# Bra-ket notation

Bra-ket notation, also known as Dirac notation, is essentially the language of quantum mechanics. It was invented by the Enlish physicist Paul Dirac and is named after him.[1] Although observable quantities are associated with linear operators, and states are represented by vectors, the required computations can be greatly simplified through the use of the Dirac Bracket Notation.

In non-relativistic quantum mechanics, states are said to reside in a Hilbert Space $\mathcal{H}$ which, by definition, has an inner product, typically denoted by $\langle , \rangle$. In bra-ket notation, the symbol $\left|\psi\right\rangle$ is used to represent an element of the Hilbert Space in question. This vector is called a "ket". However, by Riesz Representation Theorem, each element ψ of the Hilbert space also uniquely defines a linear functional which resides in the dual space in terms of the inner product, as follows:

$f_\psi\left(x\right) = \left\langle x,\psi\right\rangle, x\in\mathcal{H}$

In the Dirac notation, the functional defined by ψ is instead represented by:

$\left\langle\psi\right| \dot= f_\psi\left(x\right)$

And in this case, $\left\langle\psi\right|$ is called a "bra". When the bra is written next to a ket $\left|\varphi\right\rangle$, we understand the pair to form a "bracket" giving us an inner product:

$\left\langle\varphi|\psi\right\rangle = \left\langle\psi,\varphi\right\rangle$

The notation is deceptively simple. The elegant nature of the Dirac Bra-ket notation allows physicists to treat linear functionals represented as bras in a very intuitive fashion (they preserve nearly all of the familiar algebraic properties of numbers except commutativity). Computations of inner products are naturally suggested, and the problem is not bogged down in excessive notation -- it is essentially distilled down to its algebraic content alone.

## Orthogonality of Bras and Kets

Because the bracket represents an inner product, certain concepts from linear algebra will continue to play a role. One is that of orthogonality. By using the Gram-Schmidt Process, and set of linearly independent kets can be orthogonalized, and we may often times assume that such a procedure has been carried out. In addition, because of the probabilistic interpretation of wave mechanics, we may actually take the kets to be normalized. In the Dirac Notation, the normalization condition reads:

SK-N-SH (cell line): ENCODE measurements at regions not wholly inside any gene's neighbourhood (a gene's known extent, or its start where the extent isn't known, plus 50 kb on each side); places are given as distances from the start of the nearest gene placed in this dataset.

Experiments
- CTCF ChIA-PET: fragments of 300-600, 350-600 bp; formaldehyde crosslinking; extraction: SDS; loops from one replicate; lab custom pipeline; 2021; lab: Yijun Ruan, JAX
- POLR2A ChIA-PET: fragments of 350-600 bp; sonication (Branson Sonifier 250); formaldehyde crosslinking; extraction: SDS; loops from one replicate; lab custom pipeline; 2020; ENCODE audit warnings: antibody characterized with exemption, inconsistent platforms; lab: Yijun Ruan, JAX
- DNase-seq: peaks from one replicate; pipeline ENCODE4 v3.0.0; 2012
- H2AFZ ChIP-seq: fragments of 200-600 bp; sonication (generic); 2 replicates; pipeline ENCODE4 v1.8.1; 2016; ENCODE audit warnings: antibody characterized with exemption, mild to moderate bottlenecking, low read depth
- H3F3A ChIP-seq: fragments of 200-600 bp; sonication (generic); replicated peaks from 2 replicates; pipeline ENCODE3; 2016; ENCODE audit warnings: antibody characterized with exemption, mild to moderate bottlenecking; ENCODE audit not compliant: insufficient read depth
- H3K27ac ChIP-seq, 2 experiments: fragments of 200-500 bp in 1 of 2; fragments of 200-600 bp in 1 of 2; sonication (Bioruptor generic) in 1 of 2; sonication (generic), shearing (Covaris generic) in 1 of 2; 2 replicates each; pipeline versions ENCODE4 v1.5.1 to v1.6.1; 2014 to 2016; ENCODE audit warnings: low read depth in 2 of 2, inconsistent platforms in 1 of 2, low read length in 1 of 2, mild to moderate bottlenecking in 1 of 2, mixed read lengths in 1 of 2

$\left\langle\psi|\psi\right\rangle = 1$

While, by orthogonality, if $\psi\neq\phi$:

$\left\langle\psi|\phi\right\rangle = 0$

So for any two kets from a countable orthonormal set indexed by integers, we may write:

$\left\langle i|j\right\rangle = \delta_{i,j}$

Where δi,j is the Kronecker Delta function. As far as discrete sets of states are concerned, the Dirac Notation has an important role to play in the representation of linear operators by matrices. Suppose we have a complete orthonormal set of kets:

$\beta = \left\lbrace\left|1\right\rangle, \left|2\right\rangle,\ldots,\left|n\right\rangle,\ldots\right\rbrace$

And a linear operator Q. Then the entries of the matrix representation of Q in the basis defined by the kets is simply:

$Q_{i,j} = \left\langle i\right|Q\left|j\right\rangle$

Likewise, if the kets are known, but a set of eigenvalues of the form:

$S=\left\lbrace\lambda_1,\lambda_2,\ldots,\lambda_n,\ldots\right\rbrace$

is also known, then a linear operator possessing those eigenvalues can be constructed. The matrix representation for a linear operator Q with eigenvalues from S:

$Q=\sum_{n}\lambda_n\left|n\right\rangle\left\langle n\right|$

The kets may also represent a continuous set of states. In such circumstances (which would include, for example, a free particle), Dirac also found it necessary to develop what is known as the Dirac delta function as an analogue to the Kronecker delta function. For a continuous set of complete kets indexed by the continuous variables $x^\prime$ and $x^{\prime\prime}$:

$\left\langle x^\prime|x^{\prime\prime}\right\rangle = \delta\left(x^\prime-x^{\prime\prime}\right)$

This relation should be thought of as a strictly canonical for use in integration, since writing the Dirac Delta Function in the absence of an integral is somewhat dubious. However, this does allow us to consider wavefunctions in terms of the Dirac Notation. Referring to the article on the Dirac Delta Function, we see that:

$\left\langle x|\psi\right\rangle = \int\delta\left(x^\prime-x\right)\psi\left(x^\prime\right)dx^\prime$

And thus that the wavefunction in position space for a state $\left|\psi\right\rangle$ can be written as:

$\psi\left(x\right)=\left\langle x|\psi\right\rangle$

## References

1. http://www.quantiki.org/wiki/index.php/Bra-ket_notation